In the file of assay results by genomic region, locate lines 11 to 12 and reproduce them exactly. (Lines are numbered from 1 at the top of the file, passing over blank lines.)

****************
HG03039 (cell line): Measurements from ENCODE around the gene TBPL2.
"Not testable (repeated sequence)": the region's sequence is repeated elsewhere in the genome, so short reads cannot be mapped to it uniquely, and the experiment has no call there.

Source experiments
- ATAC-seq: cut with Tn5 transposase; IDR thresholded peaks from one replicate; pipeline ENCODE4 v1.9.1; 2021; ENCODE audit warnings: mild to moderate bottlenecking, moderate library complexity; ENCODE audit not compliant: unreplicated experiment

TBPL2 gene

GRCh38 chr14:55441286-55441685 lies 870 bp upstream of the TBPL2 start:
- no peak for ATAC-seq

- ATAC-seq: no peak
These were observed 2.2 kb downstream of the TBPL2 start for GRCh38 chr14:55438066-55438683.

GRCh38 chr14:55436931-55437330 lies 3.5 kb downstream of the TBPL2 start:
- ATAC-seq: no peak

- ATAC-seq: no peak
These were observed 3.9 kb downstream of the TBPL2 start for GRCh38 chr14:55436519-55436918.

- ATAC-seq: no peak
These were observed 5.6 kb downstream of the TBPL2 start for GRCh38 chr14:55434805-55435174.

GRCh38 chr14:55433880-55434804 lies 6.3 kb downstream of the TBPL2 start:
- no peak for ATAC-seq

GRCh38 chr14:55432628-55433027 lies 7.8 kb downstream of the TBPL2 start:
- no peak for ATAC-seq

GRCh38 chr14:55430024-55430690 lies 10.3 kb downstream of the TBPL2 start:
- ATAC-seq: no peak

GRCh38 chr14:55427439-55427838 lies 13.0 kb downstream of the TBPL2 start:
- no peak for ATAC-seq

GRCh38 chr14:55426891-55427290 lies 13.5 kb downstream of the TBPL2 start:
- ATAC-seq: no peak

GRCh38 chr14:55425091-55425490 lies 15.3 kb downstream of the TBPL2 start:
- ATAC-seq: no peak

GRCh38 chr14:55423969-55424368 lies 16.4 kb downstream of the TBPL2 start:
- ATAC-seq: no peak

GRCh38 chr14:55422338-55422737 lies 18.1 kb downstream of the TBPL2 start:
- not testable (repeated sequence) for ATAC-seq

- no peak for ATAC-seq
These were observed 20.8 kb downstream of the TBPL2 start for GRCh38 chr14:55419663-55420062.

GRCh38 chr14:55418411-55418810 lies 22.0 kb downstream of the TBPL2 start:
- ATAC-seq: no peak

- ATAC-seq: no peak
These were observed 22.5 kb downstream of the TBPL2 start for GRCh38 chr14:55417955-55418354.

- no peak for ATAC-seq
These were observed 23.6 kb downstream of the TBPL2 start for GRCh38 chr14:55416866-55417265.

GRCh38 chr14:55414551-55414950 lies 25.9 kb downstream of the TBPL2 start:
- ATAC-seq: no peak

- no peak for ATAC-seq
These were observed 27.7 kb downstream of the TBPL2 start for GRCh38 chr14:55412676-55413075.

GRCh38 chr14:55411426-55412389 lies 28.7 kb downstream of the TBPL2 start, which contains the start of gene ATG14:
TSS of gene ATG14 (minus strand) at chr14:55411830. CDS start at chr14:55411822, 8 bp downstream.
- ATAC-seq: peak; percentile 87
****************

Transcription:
- ATAC-seq: no peak

- ATAC-seq: no peak